4. This is very interesting. Jason Jones of The Daily Show went to India to study democracy there, in a multi-part segment, India Jones and the Election of Doom. Now, despite all the recent bad coverage, India has a vibrant democracy—a hell of a lot better than ours. But in the segment, he hired a journalist to write a paid article in the Millennium Post, Poll shows US Number A-1 Star Jason Jones does best Indian Election Coverage. Well, it was taken down. When the editors found out, they wrote, Dear Readers. And then, Moutussi Acharya wrote an opinion piece, Jon Stewart, America’s Biggest News Douche. Clearly, the article comes out of annoyance about the Jason Jones piece. But it makes a number of valid points, including the contention that the show has to twist itself in knots in order to maintain its impartiality. I would also note that usually when going after liberals, the show just isn’t as funny. But that could well just be my perspective.
  5. If The Upshot is supposed to replace FiveThirtyEight at The New York Times, it has failed completely. Because The Upshot is far, far better than FiveThirtyEight ever was—and currently is, unless you are into sports, where it is probably great. Anyway, a week and a half ago, Michael Paulson wrote, Americans Claim to Attend Church Much More Than They Do. Well, that’s hardly a shock. According to the article, “Americans continue to report high levels of belief and participation—more than 90 percent of Americans say they believe in God or a universal spirit, and nearly 40 percent report weekly attendance at a worship service, numbers that have remained relatively unchanged for decades.” But it isn’t really about God. It is about this stupid American idea that being religious makes you a good person. Given how negative public Christianity is, I hardly think that’s true. But some researchers decided to check out how much people lie about their church attendance. They compared telephone surveys where people had to speak to other humans to online surveys where they didn’t. And they found that people reported a lot less church attendance when they weren’t trying to impress another human. Only 9% of white evangelical protestants (You know: the most hateful but also devout of the Christians.) admitted on the telephone to rarely or never going to church; online, the number almost doubled to 17%. Overall, 43% of Americans admitted that they rarely or ever went to church. The biggest disparity was among my fellow Catholics, who reported 15% on the phone and 33% online. But that’s to be expected; the great thing about being a Catholic is that getting forgiven is built right into the program!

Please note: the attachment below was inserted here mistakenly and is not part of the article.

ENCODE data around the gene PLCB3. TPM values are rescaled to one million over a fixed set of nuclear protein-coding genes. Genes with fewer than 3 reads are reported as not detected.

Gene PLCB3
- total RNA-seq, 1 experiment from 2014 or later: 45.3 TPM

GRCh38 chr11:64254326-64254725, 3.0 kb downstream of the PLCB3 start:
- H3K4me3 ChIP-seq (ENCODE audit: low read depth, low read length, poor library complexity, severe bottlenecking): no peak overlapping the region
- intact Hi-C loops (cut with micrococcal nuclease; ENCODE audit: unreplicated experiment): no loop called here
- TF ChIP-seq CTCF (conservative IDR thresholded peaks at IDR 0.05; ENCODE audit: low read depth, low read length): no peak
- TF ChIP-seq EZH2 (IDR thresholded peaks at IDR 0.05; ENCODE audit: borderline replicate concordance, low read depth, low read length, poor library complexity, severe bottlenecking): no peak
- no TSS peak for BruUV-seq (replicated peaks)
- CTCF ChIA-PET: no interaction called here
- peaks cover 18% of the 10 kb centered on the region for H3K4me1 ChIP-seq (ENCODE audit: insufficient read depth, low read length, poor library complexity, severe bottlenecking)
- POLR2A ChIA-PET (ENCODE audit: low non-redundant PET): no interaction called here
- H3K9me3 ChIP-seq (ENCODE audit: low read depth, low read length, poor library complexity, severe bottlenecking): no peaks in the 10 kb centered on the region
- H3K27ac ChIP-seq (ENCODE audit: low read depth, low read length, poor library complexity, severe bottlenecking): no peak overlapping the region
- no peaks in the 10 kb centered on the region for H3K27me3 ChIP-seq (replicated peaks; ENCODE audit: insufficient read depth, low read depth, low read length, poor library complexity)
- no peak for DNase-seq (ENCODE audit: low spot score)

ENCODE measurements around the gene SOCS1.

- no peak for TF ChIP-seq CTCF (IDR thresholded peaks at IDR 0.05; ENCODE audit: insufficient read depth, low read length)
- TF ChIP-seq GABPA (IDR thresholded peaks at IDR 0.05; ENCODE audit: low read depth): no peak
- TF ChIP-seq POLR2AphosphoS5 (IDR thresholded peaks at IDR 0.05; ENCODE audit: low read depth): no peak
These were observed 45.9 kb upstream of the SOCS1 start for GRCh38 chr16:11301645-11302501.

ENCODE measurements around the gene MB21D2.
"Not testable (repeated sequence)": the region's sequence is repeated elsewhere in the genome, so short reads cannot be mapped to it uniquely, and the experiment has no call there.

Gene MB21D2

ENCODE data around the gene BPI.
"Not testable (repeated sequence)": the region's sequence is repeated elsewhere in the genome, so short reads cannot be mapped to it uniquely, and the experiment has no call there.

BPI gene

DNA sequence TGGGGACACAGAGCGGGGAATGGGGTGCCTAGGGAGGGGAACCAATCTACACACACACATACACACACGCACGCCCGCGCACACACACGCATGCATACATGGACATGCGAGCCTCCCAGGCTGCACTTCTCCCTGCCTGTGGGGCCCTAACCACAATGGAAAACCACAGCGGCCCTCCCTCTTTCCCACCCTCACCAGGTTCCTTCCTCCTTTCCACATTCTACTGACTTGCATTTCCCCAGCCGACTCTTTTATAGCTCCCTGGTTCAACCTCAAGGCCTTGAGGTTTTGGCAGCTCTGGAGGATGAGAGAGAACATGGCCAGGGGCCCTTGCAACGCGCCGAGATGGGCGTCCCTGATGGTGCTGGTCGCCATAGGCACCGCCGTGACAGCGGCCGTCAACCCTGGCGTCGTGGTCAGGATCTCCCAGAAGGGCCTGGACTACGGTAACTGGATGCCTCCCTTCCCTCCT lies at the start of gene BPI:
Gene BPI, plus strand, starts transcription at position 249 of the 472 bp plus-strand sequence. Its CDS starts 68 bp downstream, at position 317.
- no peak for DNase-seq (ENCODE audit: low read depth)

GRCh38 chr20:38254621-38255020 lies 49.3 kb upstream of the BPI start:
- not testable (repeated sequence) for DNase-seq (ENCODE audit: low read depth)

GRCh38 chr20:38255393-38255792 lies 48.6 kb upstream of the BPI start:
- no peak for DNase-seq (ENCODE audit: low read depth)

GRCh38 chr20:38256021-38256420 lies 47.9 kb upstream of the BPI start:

Speaking of Catholics, Brandon Ambrosino over at Vox published an article that didn’t surprise me, Catholics Are a Lot More Liberal Than Evangelicals. Part of this is the confessional. But I think a bigger part of it is that the Catholic Church doesn’t encourage people to read the Bible. All that Protestant garbage of finding God in that book of ancient folk tales only confuses people. And so they grab onto it in the most pathetic, simplistic, childish way. The Bible becomes literally true and inerrant. And what can they grab onto? Not the Holy Trinity, that’s one that professional theologians grapple with their whole lives. No, they grab onto homosexuality being a sin and women being subservient to men. No wonder the most explicitly protestant believers (the Evangelicals) are the most screwed up. I so wish there were an actual Christian God so that at some point, these people would be taken aside and told, “You know: you really blew it! You should have spent a lot more time on the Sermon on the Mount and a lot less on Leviticus. But you are forgiven, now go get your wings and harp…”

  6. You probably know Stuart Margolin as Angel on The Rockford Files and perhaps also that he is a big television director. But my friend Pow Wow reminded me that he is also a singer and songwriter. There isn’t much of him online. But here he is doing Chuck Berry’s great “Brown-Eyed Handsome Man”:

Well, that’s enough for now. I’m going to have to create a category for these posts. Right now I put them in politics, but that isn’t right. They are their own thing. Anyway, until next time!